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critics and dealers have been content to keep knowledge tacit, in order to uphold the notion of ‘creative genius’. The artwork was seldom presented, let alone understood, as a work that grew out of a frequently fraught decision- making process involving ideas, materials, physical manipulation, tech- niques, skills and judgement. Rather it had, supposedly, suddenly appeared, to recall J.M. Whistler’s phrase, as a ‘masterpieceperfect in its bud as in its bloom – with no reason to explain its presence – no mis- sion to fulfil – a joy to the artist.’ (Whistler 1890: 116). All we saw is what the artist did – the outcome. As late as 1948, Matisse was remarking that he had ‘always tried to hide my own efforts and wished my works to have the lightness and joyousness of a springtime which never lets anyone sus- pect the labours it has cost’ (Matisse 1948: 140). Even when those labours were captured on film – recordings of artists including Matisse himself and, later, Jackson Pollock are well-known examples – this did little to help an understanding of the creative process which still appeared opaque: we saw what the artist was doing, and how he was doing it, but why particular deci- sions were made rather than others remained incomprehensible to most. Seeing Pollock ducking and diving around his floored canvas, jabbing and lunging with paint-filled brushes and sticks, may have made aspects of the creative process visible, but it did not necessarily make it understandable. We had little or no access to why. Today, it is still rare to see art works as other than the outcome of a hid- den process. This is, in my view, regrettable because it perpetuates the mys- tique of art, and keeps an unnecessary distance between creative practitioners and their audience. Whether you are a member of that audi- ence, or a critic, historian or, indeed, another artist, witnessing something of the creative process can make us see a work differently, and give us insights into the artist’s ways of working, intentions and, even, values and assumptions. It enriches our understanding not only of particular art works, but also of creativity in general. The opportunity for insight and under- standing is significantly increased when we are not just a silent observer, but an informed one, and this requires a spoken or written commentary by either the artist or an interviewer, so that seeing what and how is supple- mented by seeing why. One of the most impressive examples to date of seeing what, how and why was provided by an irregular series that ran in the American art maga- zine ARTnews between 1953 and 1958. There were 28 articles in total, with three-quarters of them in the three-year period 1953–55. Each article focused on a particular contemporary artist who was interviewed while making an art work. Amongst the artists, usually American, were Willem de Kooning, Adolph Gottlieb, Richard Diebenkorn, Joan Mitchell, Richard Lippold and Larry Rivers. Non-Americans included Alberto Burri, Georges Mathieu and Georges Fautrier. The format of the article was the artist’s name, followed by ‘ paints a picture’, ‘ makes a sculpture’ or some vari- ant. Among the interviewer-commentators were eminent critics including Fairfield Porter, Frank O’Hara, Thomas B. Hess and Irving Sandler. Occasionally an artist was the interviewer: Elaine de Kooning wrote three articles, and Fairfield Porter, responsible for six of the articles, was himself a painter and the subject of an article. Photographs of the art work in progress and the artist at work were taken by photographers attuned to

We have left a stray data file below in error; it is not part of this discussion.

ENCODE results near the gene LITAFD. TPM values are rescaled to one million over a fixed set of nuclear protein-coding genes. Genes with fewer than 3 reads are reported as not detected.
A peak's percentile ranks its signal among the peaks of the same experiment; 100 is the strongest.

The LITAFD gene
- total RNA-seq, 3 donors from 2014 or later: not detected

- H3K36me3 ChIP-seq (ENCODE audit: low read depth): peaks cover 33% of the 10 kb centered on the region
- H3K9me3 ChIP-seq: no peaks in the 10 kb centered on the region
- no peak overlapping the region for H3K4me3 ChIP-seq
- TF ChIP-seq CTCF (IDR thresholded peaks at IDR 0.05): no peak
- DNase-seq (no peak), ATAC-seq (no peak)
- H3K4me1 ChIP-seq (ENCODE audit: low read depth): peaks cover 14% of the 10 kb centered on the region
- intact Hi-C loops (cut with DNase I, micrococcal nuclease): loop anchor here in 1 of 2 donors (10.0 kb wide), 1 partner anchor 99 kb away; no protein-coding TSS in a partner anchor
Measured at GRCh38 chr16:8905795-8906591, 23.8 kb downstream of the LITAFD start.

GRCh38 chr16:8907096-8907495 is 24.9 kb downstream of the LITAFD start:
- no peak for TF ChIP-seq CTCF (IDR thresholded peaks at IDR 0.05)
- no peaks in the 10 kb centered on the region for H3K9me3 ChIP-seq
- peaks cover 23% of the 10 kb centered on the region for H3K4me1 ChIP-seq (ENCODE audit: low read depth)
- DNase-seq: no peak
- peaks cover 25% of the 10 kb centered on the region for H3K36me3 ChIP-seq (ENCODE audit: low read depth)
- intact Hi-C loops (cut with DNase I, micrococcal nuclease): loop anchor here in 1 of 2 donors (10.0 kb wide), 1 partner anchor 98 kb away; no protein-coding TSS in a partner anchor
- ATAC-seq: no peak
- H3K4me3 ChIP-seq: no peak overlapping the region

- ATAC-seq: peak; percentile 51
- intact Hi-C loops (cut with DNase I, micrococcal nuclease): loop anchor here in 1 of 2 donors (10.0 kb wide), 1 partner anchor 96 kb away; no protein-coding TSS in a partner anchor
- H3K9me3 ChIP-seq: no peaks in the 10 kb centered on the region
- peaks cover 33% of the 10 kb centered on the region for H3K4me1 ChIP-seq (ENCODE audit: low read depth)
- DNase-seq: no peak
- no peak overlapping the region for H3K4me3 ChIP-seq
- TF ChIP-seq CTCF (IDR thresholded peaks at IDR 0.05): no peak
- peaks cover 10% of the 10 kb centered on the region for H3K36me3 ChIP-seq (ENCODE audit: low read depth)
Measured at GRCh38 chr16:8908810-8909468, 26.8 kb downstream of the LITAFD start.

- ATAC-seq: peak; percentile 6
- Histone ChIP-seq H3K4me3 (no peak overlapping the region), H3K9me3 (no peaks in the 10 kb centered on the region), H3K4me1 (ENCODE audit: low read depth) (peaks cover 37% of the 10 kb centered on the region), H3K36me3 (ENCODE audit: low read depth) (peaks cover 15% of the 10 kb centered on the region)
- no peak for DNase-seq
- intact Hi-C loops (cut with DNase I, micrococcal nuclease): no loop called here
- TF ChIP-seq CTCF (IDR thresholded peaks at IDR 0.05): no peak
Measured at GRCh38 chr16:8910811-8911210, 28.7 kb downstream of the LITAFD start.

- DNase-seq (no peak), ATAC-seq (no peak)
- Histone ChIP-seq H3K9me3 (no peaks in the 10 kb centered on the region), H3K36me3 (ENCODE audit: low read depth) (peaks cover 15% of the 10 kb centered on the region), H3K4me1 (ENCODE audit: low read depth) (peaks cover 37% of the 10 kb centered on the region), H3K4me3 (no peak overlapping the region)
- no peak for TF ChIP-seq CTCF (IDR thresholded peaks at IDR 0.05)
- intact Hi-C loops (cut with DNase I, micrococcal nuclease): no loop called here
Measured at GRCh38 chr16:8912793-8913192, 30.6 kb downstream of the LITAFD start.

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studio culture such as Rudolph (Rudy) Burckhardt and, on one occasion, Hans Namuth, whose photographs and film of Pollock at work became legendary. As well as providing an informative survey of contemporary art practice in New York, the series was innovative in that it provided an insight into the artist’s work in progress and his/her thoughts about creativity. The format comprised about 3,500 words text and captions, and about a dozen photos, including a colour illustration of the finished art work under discussion. This format enabled the commentator and artist to talk about a particular work in terms of its aims, theme and interpretations, and for the commen- tator to provide not just a visual analysis, but also to describe some of the decision-making processes of the artist – why the artist had made a particular decision and rejected other alternatives, and to what effect. Furthermore, a certain amount of detailed technical information about materials and methods was disclosed, as well as information about the artist’s working environment, such as the size of the studio, whether the artist worked close-up, and whether the work stood on an easel or lay on the floor. One particular set of photos that accompanied an ARTnews article has been reproduced several times and has become well known in its own right. That is the illustrations included in the article on Willem de Kooning, the very first article in the ‘ paints a picture’ series, in March 1953. Most monographs on de Kooning (for example, Hess 1959: illustrations 111–2, 114–7; and Waldman 1988: 88–89) reproduce the six illustrations of the stages of the development of Woman 1 between 1950 and 1952 to demon- strate the notion of spontaneous and unpremeditated creativity as a key ingredient of Abstract Expressionism. The commentator in the ARTnews article was Thomas B. Hess, a champion, along with Clement Greenberg, of de Kooning’s work, and he also included illustrations of four preliminary works to make the point that the evolution of the art work was neither sequential nor, apparently, logical. Further photos show the artist at work; a moody portrait of de Kooning ‘pausing for a smoke’ (Hess 1953: 30); and a shot of his palette-table and mixing cans in the foreground, beyond which is a view through the window of his Fourth Avenue studio showing the street outside. The de Kooning article has some things to recommend it, but too much of what Hess writes plays to the image of the romantic, inspired and inspi- rational bohemian artist, and such a tone obscures the virtues of the series’ approach. Others in the series are limited by either too formalist an analysis (e.g. Seckler 1953, on Stuart Davis); the parochialism of the art (e.g. Porter 1956, on Jane Freilicher) or the pretentiousness of the writing (e.g. Tapié 1955 on Georges Mathieu). The article I have selected as a case study of the best of the ARTnews approach features an artist about whom there is no surrounding mythology about ‘masterpieces’, and for whom subject matter was important, thus offering the potential for more than a merely formalist analysis. The artist is Larry Rivers, and his work appeared in ARTnews in January 1954, discussed by the artist-critic, Fairfield Porter. In this article, I am going to provide an overview of the scope of the arti- cle and emphasize some of the main points as representative of the ARTnews approach. The article on Rivers included fourteen illustrations, with the main art work in colour.